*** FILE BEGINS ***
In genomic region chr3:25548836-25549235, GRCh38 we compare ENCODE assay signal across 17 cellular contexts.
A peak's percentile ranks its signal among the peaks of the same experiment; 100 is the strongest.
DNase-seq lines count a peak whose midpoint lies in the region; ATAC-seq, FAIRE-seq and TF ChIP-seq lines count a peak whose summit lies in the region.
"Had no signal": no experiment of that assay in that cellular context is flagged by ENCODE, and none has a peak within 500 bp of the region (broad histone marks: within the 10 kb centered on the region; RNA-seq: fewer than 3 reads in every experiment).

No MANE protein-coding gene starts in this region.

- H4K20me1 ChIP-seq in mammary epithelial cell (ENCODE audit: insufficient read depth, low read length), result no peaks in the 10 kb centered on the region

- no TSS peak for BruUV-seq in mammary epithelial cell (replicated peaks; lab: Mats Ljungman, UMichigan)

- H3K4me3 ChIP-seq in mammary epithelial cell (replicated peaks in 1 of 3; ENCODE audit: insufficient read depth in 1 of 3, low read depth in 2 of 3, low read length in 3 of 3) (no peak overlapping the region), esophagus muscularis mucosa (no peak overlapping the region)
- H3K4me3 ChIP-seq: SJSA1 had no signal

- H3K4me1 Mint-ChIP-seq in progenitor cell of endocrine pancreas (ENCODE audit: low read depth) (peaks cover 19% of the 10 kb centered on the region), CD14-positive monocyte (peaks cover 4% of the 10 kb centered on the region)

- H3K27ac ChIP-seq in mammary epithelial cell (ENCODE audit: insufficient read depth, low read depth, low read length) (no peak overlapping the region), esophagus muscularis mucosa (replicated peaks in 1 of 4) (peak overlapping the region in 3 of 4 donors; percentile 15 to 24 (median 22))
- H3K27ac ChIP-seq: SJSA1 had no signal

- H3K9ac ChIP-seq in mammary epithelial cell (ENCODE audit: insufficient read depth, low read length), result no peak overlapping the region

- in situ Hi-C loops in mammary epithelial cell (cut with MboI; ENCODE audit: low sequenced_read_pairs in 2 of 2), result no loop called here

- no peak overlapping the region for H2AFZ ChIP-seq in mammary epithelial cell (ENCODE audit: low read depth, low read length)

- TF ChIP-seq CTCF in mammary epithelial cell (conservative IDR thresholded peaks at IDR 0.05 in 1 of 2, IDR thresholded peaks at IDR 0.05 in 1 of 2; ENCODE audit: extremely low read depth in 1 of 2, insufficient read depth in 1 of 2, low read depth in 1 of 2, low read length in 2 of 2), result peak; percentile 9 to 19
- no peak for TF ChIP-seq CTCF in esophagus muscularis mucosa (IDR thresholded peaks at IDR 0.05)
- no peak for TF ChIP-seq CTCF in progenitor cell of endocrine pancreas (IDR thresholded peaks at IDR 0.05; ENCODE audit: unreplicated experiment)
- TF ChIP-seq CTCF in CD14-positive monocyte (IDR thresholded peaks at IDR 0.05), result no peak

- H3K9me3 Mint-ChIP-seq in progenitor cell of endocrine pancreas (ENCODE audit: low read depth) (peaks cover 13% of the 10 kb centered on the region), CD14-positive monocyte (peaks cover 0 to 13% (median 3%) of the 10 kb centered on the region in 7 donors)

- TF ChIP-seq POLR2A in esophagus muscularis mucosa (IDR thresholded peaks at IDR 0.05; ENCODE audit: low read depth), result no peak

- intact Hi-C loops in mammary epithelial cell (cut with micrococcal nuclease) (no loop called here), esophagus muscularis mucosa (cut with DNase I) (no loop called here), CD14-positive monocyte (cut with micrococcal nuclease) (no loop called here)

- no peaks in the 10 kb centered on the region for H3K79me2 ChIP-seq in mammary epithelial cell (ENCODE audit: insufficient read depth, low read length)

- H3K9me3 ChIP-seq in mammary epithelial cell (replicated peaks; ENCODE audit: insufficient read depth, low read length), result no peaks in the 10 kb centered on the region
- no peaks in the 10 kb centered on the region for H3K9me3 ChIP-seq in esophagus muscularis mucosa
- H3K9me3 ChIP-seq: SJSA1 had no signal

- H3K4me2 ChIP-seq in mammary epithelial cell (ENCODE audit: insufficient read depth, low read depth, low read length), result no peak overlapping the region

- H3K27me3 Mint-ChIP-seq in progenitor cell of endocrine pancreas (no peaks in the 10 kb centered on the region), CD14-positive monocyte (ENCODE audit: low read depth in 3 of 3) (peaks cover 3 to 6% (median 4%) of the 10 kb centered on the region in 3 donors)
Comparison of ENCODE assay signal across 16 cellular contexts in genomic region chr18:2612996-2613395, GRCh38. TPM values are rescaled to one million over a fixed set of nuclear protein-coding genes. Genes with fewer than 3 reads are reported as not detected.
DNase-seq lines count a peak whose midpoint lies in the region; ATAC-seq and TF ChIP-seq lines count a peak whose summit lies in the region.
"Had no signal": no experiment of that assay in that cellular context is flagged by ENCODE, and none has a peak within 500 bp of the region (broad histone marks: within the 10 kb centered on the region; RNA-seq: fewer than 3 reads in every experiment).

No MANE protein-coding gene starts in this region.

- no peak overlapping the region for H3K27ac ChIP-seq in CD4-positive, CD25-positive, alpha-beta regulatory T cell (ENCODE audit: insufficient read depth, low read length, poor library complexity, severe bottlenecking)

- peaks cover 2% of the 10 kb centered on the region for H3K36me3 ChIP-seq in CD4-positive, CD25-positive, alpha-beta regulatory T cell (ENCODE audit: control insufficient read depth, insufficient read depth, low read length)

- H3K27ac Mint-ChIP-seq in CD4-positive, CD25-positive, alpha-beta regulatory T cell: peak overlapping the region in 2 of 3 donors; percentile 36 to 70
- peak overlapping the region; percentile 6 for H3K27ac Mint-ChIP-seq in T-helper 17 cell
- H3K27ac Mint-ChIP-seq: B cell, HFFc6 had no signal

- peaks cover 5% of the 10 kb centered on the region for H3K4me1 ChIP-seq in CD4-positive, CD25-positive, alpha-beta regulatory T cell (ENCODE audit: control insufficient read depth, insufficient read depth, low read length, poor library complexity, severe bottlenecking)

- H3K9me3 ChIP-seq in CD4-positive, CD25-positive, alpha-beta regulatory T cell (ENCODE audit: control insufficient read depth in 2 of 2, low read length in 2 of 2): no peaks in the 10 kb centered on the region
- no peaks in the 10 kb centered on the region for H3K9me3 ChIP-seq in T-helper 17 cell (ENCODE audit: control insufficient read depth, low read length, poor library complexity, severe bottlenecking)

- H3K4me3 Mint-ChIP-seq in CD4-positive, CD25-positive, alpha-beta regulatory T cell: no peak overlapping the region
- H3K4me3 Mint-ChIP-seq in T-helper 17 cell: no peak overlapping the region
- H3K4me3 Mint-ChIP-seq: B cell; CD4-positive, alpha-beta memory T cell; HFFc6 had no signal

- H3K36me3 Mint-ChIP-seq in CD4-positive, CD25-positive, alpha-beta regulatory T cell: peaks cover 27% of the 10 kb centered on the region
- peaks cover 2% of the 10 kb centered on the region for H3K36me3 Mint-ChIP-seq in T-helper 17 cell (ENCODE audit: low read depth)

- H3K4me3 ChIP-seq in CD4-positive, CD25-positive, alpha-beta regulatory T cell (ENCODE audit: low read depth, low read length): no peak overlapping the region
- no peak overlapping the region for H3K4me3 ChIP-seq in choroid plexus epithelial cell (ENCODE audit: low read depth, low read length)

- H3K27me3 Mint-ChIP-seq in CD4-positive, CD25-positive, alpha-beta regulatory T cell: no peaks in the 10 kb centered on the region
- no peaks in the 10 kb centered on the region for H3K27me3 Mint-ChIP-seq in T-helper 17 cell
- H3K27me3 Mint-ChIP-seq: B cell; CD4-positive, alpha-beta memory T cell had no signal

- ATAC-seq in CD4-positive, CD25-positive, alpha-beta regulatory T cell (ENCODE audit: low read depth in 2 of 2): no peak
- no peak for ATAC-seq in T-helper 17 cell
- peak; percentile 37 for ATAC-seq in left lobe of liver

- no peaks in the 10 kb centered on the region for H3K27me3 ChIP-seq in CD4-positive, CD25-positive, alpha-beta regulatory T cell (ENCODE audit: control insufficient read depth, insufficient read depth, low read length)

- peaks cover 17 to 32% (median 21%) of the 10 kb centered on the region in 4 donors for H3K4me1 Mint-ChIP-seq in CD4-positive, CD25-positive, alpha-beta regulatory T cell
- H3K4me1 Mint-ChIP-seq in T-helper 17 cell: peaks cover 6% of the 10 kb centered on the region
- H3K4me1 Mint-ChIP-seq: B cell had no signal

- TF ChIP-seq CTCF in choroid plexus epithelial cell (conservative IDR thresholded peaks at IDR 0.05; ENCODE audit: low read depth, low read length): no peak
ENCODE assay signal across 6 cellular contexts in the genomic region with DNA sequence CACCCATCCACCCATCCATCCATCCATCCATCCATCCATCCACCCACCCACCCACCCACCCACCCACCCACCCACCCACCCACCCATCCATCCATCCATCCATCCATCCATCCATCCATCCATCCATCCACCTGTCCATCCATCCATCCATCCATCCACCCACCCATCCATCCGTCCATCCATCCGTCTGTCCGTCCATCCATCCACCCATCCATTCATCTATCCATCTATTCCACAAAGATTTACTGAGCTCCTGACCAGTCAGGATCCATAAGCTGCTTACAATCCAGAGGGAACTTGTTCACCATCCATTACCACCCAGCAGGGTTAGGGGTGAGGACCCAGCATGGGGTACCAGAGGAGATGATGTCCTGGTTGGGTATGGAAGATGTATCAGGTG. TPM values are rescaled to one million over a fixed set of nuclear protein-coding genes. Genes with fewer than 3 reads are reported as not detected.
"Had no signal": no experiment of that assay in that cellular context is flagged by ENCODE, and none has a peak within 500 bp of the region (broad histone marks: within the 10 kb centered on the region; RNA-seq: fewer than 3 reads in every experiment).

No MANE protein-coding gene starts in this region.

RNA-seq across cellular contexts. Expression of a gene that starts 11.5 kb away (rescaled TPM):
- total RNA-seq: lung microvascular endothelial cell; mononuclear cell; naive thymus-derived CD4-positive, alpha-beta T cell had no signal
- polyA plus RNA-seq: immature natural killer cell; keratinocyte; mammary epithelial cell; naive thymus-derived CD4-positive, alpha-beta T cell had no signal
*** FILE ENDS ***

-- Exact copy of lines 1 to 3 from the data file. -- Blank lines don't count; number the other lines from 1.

In genomic region chr3:25548836-25549235, GRCh38 we compare ENCODE assay signal across 17 cellular contexts.
A peak's percentile ranks its signal among the peaks of the same experiment; 100 is the strongest.
DNase-seq lines count a peak whose midpoint lies in the region; ATAC-seq, FAIRE-seq and TF ChIP-seq lines count a peak whose summit lies in the region.